Monday, December 9, 2019

Negative Stereotypes of Asian Americans free essay sample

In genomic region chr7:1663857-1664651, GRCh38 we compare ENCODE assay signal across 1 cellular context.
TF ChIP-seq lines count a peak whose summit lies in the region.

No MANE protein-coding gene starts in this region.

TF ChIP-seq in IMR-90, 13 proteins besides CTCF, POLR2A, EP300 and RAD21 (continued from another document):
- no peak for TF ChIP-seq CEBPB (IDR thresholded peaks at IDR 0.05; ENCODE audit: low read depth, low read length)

Rising Against Negative Stereotypes of Asian Americans in Popular Culture That Developed Throughout History Negative stereotypes of Asians have been collectively internalized by societies, and were manifested by a societys popular culture, including the media, literature, theatre, and other creative expressions. Throughout Americas history, Asian Americans have been conceived, treated, and portrayed as perpetual foreigners; un-assimilating and inherently foreign regardless of citizenship or duration of residence in America. These negative stereotypical views developed to what can be described as â€Å"the six faces of the oriental† which are the pollutant, the coolie, the deviant, the yellow peril, the model minority, and the gook (Lee, p. 8). Stereotypes like these have been preconceived overgeneralizations about a group, without regard to individual uniqueness. This is evident through numerous Supreme Court rulings, acts of legislature, and statements made in the nations media, such as Go back to China! (a familiar racist expression of xenophobia against Asian immigrants). The perceptions of Americans toward Asians in the media including characterizations of communication and social skills have drastically changed over the years. From the obvious negative stereotypes of the â€Å"six faces of the oriental† that developed in the 1800’s and early 1900’s to the perceived â€Å"positive† stereotype (but still actually negative) that occurred in the 1960’s to depict Asians as the â€Å"model minority,† the stereotypes never disappeared. These stereotypes placed on Asian Americans throughout history in popular culture were all negative, and today Asian Americans still experience these same negative racial stereotypes which we as Americans should strive to eliminate in order to grasp the idea of tolerance of Asian Americans in popular culture to create a less prejudiced society. The stereotypes of â€Å"the six faces of the oriental† derived from their ancestors during the time of immigration in the 1800’s and early 1900’s all portray a negative view toward Asian Americans. When Asian immigrants first arrived in the United States, they were welcomed as cheap labor. But after the California gold rush brought a flood of Asian immigrants to California, the cheap Asian labor began to be seen as a threat. What began as neutral or amusing stereotypical caricatures of Asians soon took on more negative connotations. The Coolie stereotype originated with Chinese laborers in the 1850’s as a way of preventing Chinese from entering the skilled trades. The lowest-paying unskilled jobs were called coolie labor or nigger work. The Yellow Peril or pollutant stereotype (referring to the â€Å"White American fear†) began to take hold in the 1890’s in California. Asians were viewed as alien and a threat to wage earners, and a movement began that had the goal of making California racially pure (Lee, p. 8). During this time, politicians and writers expressed numerous anti-Asian views, with headlines like The Yellow Peril' (Los Angeles Times, 1886) and Conference Endorses Chinese Exclusion (The New York Times, 1905). The Gook stereotype originated with the US Military during the Korean War as a generic term for Asians, and became more popular during the Vietnam War. A gook is an invisible and powerful enemy with superhuman endurance and ability to absorb punishment. The Model Minority stereotype originated in the 1950’s as a representation of successful assimilation of Asians that was contrasted with the less successful assimilation of those who did not fit the standards. Although this may have been perceived as a positive stereotype, this, like all of the six faces of the oriental, was still a negative stereotype because those who did not meet the qualifications of the â€Å"model minority† were looked down upon and discriminated against. These different yet similar labels set upon Asian Americans during the course of history all demonstrate a negative view toward Asian Americans, which can be proved with the evidence found within their popular culture. These negative racial stereotypes of Asian Americans displayed within history can be revealed within Asian American popular culture through various songs, movies, and other types of media for amusement or as a way to classify Asian Americans as being the inferior race. The depictions of Asians in popular culture, specifically the movies, were portrayed as servants, laborers, and laundrymen. In the pre-war era, there was no American Asian actor portraying an Asian hero. Throughout the course of history Asians in film have been portrayed as â€Å"evil† or the yellow peril. If Asians are not being classified as evil in this picture then they are most likely the comic relief, with their lack of coordination or grasp of the English language. With these common stereotypes in place, it gives a white American viewer a sense or need to destroy this Asian villain or superiority over the comedic character ortrayed in the film. The image of a kindly servant or detective, or a glamorous siren was ended when Pearl Harbor turned the Japanese into cruel and inhuman militarists. Now Japan was depicted as an enemy of unexampled ferocity and greed. â€Å"Yellowbellies†, â€Å"yellow bastards†, â€Å"yellow monkeys† were all standard phrases (Lee, 159-160). In the many Pacific War movies the Japanese were depicted without morals and killers even of prisoners and the wounded, as well as women and children. The media, both informative and entertainment, made certain that the American public realized that â€Å"the Japanese dared to challenge the dominant white establishment † (Lee, 171). By depicting them so sadistically, the media made certain that the Japanese, in particular, would be looked upon as an inhuman, or as an uncivilized race. This had to do with the effects of the attacks of Pearl Harbor where, as a result, Japanese Americans were treated with hatred and racial prejudice. This was based on the idea that because the Japanese bombed America, all Japanese were seen as enemies that could not be trusted. This image persisted until after Hiroshima and Nagasaki felt the terror of an atomic bomb, and Japan surrendered. These stereotypes exposed in Asian American popular culture that reflected the stereotypes that derived from Asian American historical events were far from tolerable and should not have been acceptable then or now. The negative views of Asian Americans in popular culture unfortunately did not diminish over time, and although stereotypes changed to be more â€Å"positive†, these discriminatory labels can still be observed today in recent popular culture. Among the stereotypes about Asian Americans, the model minority  stereotype might be the most pervasive and dominant one today. This developed during the 1960’s when the Asian American resistance movement was beginning. Asian Americans were then proclaimed as a â€Å"model minority for their academic excellence, affluence, strong work ethic, freedom from problems and crime, and family cohesion. They are typically represented as overachievers who are intelligent, industrious, technologically savvy, self-disciplined, self-sufficient, and law-abiding. Although this may seem like a good stereotype, a stereotype is still a stereotype, and this was still in fact negative because those who did not fit the â€Å"model minority† were looked down upon. This model minority stereotype can be seen in recent popular culture. Some examples are the characters portrayed by George Huang  in Law Order: SVU, Cristina Yang  in Greys Anatomy, and Archie Kao  in CSI: Crime Scene Investigation. These characters are portrayed in roles that emphasize attributes of higher education, intelligence, and professional work ethic. An Intel Centrino Ad, launched in 2005, also depicts the â€Å"model minority† stereotype. While marketing mobile technology, the ad campaign features well known celebrities like pro skateboarder Tony Hawk, actor John Cleese, singer Seal, and soccer player Michael Owen, but makes Lucy Liu (the personified laptop entertainment) the primary focus of the ad. It is  conceivable that Intel used her Asian image to attach associations of high quality and intelligence to the Intel product. Therefore it is evident that negative stereotypes are clearly visible in today’s popular culture and reflect the negative stereotypes produced in earlier history. Although racial stereotypes are often camouflaged or rendered invisible, once produced as a category of social difference it is present everywhere in the social formation and deeply imbedded in the popular culture† (Dave, Nishime, and Oren, p. 7) Once these stereotypes are produced, it can be said that they will remain within popular culture as time continues. This however, is very unfortunate and it is vital that as Ame ricans we rise against the negatively stereotyped Asian Americans and protest against popular culture that still exposes these stereotypes like the model minority. For Asian Americans, the United States has never been a place in which true assimilation and equality is possible as a result of prejudice and stereotypes. Asian Americans have come a long way from a history of discrimination and segregation that other racial minorities have also faced. The racial labels including the â€Å"six faces of the oriental†, slurs, and fear of being an economic threat developed through popular culture during the 1800’s and 1900’s and still persist in current society. With these cultural representations already determined by the outside world, it has been increasingly more difficult for one to break such representation due to factors in society normalizing these representations with the use of the media in popular culture. Examining this issue in a historical perspective, a pattern is established in which Asians are continually being objectified into some negative label for white America. It is up to the current population of America to once and for all reak this pattern so that Asian Americans, as well as other races, can be observed in popular culture without being negatively stereotyped. We all must come together and protest by vocalizing against any forms of popular culture that negatively stereotype Asian Americans. Our founding fathers wanted to create a nation where â€Å"all men are created equal† and it is only fair to any American to make them feel this statement to be true. Hopefully there will come a day when stereotypes will be diminished completely, and we can finally live in a country where all men are truly created equal.